Failure to maintain and submit complete and accurate records of the progress of the study. 21 CFR 812.150(b)(5).
A sponsor must prepare and submit several types of reports specified in 21 CFR 812.150(b). For example, a sponsor must submit progress reports to all reviewing IRBs at least annually, and for significant risk devices, must also submit these to FDA. 21 CFR 812.150(b)(5). You failed to satisfy this annually reporting requirement because you failed to submit accurate progress reports to FDA.
Data tables submitted to FDA in your progress report dated [redacted], contained numerous deviations from data contained in corresponding case report forms.
For instance, in the progress report you submitted to FDA, one subject was reported to have had a total of [redacted] mJ of energy exposure to the right [redacted] and another [redacted] mJ to the left [redacted], for a total of [redacted] mJ. However, the case report forms identify that [redacted] and [redacted] mJ respectively were used for a total of [redacted] mJ for both [redacted].
Similarly, in your progress report, another subject was reported to have had [redacted] mJ of energy exposure to the left [redacted] . However, the case report form identifies that [redacted] mJ was used for this subject’s left [redacted].
The above listed violations are not intended to be an all-inclusive list of violations that may exist in your clinical study. It is your responsibility as the sponsor to ensure adherence to each applicable requirement of the Act and FDA regulations.
We also note that at the time of FDA’s inspection, shipment and distribution records including the serial numbers and the quantity of the study devices were not consistently available at your site. In your response, you indicated that the records were obtained from your Florida office and that you will henceforth maintain these records on site to facilitate monitoring. It appears that this action will help you satisfy your responsibility as a sponsor to maintain accurate, complete, and current records of the shipment and disposition of investigational devices, including the names and addresses of consignees, the type and quantity of devices, dates of shipment, and batch numbers or code marks. 21 CFR 812.140(b)(2).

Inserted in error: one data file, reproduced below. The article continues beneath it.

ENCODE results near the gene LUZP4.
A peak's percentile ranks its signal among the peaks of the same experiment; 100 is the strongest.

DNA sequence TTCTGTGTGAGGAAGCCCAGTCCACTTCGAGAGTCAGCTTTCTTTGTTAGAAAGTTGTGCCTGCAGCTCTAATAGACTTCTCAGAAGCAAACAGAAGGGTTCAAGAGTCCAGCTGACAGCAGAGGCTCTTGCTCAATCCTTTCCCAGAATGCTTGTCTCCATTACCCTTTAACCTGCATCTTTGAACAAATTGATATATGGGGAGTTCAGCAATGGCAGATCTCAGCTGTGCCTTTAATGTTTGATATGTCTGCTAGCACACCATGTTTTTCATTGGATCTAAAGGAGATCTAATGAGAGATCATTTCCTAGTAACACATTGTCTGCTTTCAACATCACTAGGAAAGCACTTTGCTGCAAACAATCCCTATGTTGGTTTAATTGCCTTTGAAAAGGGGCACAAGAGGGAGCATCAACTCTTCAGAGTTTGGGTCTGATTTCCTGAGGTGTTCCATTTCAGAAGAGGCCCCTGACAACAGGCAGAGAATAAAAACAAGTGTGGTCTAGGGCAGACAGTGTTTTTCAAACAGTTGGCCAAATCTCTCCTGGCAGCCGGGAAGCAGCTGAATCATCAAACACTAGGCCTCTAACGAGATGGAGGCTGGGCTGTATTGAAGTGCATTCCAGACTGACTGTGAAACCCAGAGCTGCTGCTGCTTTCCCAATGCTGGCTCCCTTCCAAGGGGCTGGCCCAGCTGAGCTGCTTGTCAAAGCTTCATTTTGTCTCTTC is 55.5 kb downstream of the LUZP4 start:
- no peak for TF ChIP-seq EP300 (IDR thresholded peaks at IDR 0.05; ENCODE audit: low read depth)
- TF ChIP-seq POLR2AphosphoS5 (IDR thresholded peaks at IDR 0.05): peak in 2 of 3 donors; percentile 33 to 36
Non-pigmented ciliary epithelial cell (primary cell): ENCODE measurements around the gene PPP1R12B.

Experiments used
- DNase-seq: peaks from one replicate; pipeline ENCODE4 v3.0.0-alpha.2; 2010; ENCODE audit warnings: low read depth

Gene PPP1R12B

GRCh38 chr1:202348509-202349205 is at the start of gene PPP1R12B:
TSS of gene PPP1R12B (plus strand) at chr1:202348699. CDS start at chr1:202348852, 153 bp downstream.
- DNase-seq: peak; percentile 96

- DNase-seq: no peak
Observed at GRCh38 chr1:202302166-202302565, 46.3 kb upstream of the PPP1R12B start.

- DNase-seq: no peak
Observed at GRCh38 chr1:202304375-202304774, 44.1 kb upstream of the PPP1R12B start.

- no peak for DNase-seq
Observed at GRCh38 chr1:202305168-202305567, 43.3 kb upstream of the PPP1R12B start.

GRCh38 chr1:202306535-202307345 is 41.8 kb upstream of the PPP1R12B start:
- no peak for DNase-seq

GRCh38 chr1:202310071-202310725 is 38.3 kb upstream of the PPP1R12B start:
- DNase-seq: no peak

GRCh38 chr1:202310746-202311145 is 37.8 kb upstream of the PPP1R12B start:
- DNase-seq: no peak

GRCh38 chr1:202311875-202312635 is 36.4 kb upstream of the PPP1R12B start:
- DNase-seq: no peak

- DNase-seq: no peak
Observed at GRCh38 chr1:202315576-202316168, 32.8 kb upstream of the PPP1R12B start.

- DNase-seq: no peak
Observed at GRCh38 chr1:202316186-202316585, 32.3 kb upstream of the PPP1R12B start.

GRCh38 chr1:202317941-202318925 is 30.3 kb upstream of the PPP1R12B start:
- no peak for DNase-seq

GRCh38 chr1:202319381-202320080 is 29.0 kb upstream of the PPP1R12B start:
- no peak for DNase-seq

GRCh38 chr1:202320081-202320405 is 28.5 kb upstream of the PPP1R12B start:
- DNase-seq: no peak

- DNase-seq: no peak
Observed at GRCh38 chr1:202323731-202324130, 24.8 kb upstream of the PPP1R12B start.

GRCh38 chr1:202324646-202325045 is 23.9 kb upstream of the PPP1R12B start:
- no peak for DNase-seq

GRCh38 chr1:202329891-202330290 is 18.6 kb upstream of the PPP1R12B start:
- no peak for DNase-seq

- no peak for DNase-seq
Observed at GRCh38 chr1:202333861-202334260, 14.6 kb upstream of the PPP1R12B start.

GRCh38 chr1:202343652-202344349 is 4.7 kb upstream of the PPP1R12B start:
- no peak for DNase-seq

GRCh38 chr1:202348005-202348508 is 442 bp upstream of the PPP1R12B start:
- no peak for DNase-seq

In addition to the above specified regulations regarding sponsor/monitor responsibilities, you should refer to the regulations in 21 CFR Part 812 regarding sponsor responsibilities.
We recognize that you have been working with the Office of Device Evaluation in FDA’s Center for Devices and Radiological Health to implement corrective actions, and that your efforts to complete your corrective action plan are ongoing. This letter does not supercede the obligations you previously committed to in order to address data integrity concerns. You should continue to work with FDA to satisfactorily complete implementation of your corrective action plan and other responsibilities arising in connection with this study.
We are also sending a copy of this letter to FDA’s Los Angeles District Office, 19701 Fairchild, Irvine, California 92612-2506. We request that you also send a copy of your response to that office. If you have any questions, please contact Mr. G. Levering Keely by phone at (301) 594-4723 ext. 142.
You should direct your response to the: Food and Drug Administration, Center for Devices and Radiological Health, Office of Compliance, Division of Bioresearch Monitoring, Program Enforcement Branch II, (HFZ-312), 2094 Gaither Road, Rockville, Maryland 20850, Attention: Mr. G. Levering Keely, BSN, MPA, Consumer Safety Officer.
Timothy A. Ulatowski
Office of Compliance
Center for Devices and